The day in 1987 is establishing the mundanity. When things haven’t changed all that much in 1988, it sets up a theme, and the mundanity becomes tense. There’s clearly something that the characters and film are building towards, but it’s not immediately clear.
The payoff is in 1989, and if you’re curious about the film at all, stop reading here and go and see it.
In 1989, things are different. Anna and Georg start going about some radical changes. They buy gourmet foods instead of their usual groceries, they sell their car, quit their jobs, and withdraw all the money from their bank accounts. They tell people they are emigrating to Australia, the titular continent. Australia is only briefly represented in the film through an unsettling billboard, depicting an isolated beach near a set of foreboding mountains. Eventually, as they near closer to their plan, the water at the beach is depicted in motion, with small waves breaking on the shore – but in such a way that the geography presented in the picture wouldn’t naturally allow.
The first two days are interspersed with narration from Anna, reading a letter she’d penned to her in-laws. The third day has the same setup, only with narration from Georg in a letter he’s writing to his parents. Along with his narration, the characters seem happier, or at the very least driven to a new purpose. But we suspect that Australia is not truly their destination.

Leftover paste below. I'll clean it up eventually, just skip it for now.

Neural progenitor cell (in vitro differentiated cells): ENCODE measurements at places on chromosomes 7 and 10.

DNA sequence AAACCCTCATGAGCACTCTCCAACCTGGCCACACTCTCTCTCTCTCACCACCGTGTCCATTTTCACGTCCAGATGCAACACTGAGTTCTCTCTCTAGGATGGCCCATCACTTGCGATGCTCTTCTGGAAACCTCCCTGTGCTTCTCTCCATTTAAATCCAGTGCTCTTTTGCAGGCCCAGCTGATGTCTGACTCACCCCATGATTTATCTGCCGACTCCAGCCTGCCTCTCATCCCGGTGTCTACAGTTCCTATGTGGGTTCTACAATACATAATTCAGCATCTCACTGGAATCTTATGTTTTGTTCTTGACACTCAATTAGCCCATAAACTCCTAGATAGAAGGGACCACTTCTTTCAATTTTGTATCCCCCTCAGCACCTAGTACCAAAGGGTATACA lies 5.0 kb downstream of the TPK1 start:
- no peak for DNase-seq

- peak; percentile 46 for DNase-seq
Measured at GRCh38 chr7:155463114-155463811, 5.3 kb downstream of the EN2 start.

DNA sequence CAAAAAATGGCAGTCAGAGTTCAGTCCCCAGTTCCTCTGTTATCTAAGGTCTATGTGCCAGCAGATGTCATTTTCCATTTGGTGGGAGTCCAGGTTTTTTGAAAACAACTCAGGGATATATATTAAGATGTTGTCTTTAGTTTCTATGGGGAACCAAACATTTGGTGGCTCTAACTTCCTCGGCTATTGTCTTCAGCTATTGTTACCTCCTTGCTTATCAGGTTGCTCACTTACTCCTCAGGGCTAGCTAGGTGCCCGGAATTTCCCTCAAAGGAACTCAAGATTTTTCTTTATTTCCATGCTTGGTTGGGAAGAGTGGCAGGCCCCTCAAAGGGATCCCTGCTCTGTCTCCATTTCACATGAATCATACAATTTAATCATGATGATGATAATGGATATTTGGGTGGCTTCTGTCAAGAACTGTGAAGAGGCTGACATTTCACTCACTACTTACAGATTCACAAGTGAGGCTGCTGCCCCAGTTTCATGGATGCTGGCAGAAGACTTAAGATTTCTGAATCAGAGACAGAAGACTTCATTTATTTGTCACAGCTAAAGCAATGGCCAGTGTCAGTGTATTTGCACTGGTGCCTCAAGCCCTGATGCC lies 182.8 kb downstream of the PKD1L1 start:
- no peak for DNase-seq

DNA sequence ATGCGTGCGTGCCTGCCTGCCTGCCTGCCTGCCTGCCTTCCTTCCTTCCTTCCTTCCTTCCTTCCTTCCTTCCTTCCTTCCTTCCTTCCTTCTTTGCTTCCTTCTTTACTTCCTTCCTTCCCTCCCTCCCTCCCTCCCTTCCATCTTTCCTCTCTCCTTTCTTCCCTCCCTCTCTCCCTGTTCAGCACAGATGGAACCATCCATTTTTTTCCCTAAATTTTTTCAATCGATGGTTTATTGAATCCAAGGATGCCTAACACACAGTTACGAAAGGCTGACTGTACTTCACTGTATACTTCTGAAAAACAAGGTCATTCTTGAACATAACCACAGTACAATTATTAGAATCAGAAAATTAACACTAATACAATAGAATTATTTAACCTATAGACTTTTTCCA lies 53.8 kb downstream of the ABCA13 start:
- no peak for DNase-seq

They have a lavish dinner of their gourmet foods, luxuriate in their company, and call the school to tell them Eva is sick and will be staying home with them. Then they set about destroying everything in their house, including tearing up all of their money and flushing it down the toilet. This is played less for catharsis, and more out of necessity (Georg instructs them to go about it systematically). Once the house is in pieces, filled with the debris of a lifetime of posessions, the family then commits suicide, one by one.
The letter Georg has been writing is in fact a suicide note, detailing that despite a familial connection to his parents that’s never acted on, the family has nothing tying them to their lives. Their lives have lacked any purpose, and the endless mundanity depicted in the first two days was too much to continue with. The horror of including a young child in these proceedings is addressed when Georg writes that Eva declared herself unafraid to die.